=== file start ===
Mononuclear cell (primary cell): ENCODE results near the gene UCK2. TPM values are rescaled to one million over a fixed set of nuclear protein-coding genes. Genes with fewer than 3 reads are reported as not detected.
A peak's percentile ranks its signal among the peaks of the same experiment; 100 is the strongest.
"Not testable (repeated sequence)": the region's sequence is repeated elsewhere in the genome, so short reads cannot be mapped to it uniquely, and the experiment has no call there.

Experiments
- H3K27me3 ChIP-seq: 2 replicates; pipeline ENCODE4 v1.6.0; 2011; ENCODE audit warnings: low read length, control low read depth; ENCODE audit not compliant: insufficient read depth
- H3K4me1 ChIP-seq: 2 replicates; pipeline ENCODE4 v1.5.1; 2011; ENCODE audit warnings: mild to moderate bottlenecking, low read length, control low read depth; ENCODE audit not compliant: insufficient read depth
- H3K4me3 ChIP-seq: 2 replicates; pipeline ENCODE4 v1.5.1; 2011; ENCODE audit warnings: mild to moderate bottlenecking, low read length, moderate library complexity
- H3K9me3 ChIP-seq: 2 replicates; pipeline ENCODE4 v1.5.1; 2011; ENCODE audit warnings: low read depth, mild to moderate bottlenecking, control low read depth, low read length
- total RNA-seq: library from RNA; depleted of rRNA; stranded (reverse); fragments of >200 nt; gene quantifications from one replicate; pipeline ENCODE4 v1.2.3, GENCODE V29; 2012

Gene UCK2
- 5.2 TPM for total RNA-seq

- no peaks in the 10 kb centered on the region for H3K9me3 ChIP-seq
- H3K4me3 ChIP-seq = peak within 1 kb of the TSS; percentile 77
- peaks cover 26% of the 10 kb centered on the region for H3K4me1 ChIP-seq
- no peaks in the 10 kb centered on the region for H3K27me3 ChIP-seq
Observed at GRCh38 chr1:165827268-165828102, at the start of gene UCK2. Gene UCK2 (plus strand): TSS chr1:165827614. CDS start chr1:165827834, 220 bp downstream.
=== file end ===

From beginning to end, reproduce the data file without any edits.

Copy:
Mononuclear cell (primary cell): ENCODE results near the gene UCK2. TPM values are rescaled to one million over a fixed set of nuclear protein-coding genes. Genes with fewer than 3 reads are reported as not detected.
A peak's percentile ranks its signal among the peaks of the same experiment; 100 is the strongest.
"Not testable (repeated sequence)": the region's sequence is repeated elsewhere in the genome, so short reads cannot be mapped to it uniquely, and the experiment has no call there.

Experiments
- H3K27me3 ChIP-seq: 2 replicates; pipeline ENCODE4 v1.6.0; 2011; ENCODE audit warnings: low read length, control low read depth; ENCODE audit not compliant: insufficient read depth
- H3K4me1 ChIP-seq: 2 replicates; pipeline ENCODE4 v1.5.1; 2011; ENCODE audit warnings: mild to moderate bottlenecking, low read length, control low read depth; ENCODE audit not compliant: insufficient read depth
- H3K4me3 ChIP-seq: 2 replicates; pipeline ENCODE4 v1.5.1; 2011; ENCODE audit warnings: mild to moderate bottlenecking, low read length, moderate library complexity
- H3K9me3 ChIP-seq: 2 replicates; pipeline ENCODE4 v1.5.1; 2011; ENCODE audit warnings: low read depth, mild to moderate bottlenecking, control low read depth, low read length
- total RNA-seq: library from RNA; depleted of rRNA; stranded (reverse); fragments of >200 nt; gene quantifications from one replicate; pipeline ENCODE4 v1.2.3, GENCODE V29; 2012

Gene UCK2
- 5.2 TPM for total RNA-seq

- no peaks in the 10 kb centered on the region for H3K9me3 ChIP-seq
- H3K4me3 ChIP-seq = peak within 1 kb of the TSS; percentile 77
- peaks cover 26% of the 10 kb centered on the region for H3K4me1 ChIP-seq
- no peaks in the 10 kb centered on the region for H3K27me3 ChIP-seq
Observed at GRCh38 chr1:165827268-165828102, at the start of gene UCK2. Gene UCK2 (plus strand): TSS chr1:165827614. CDS start chr1:165827834, 220 bp downstream.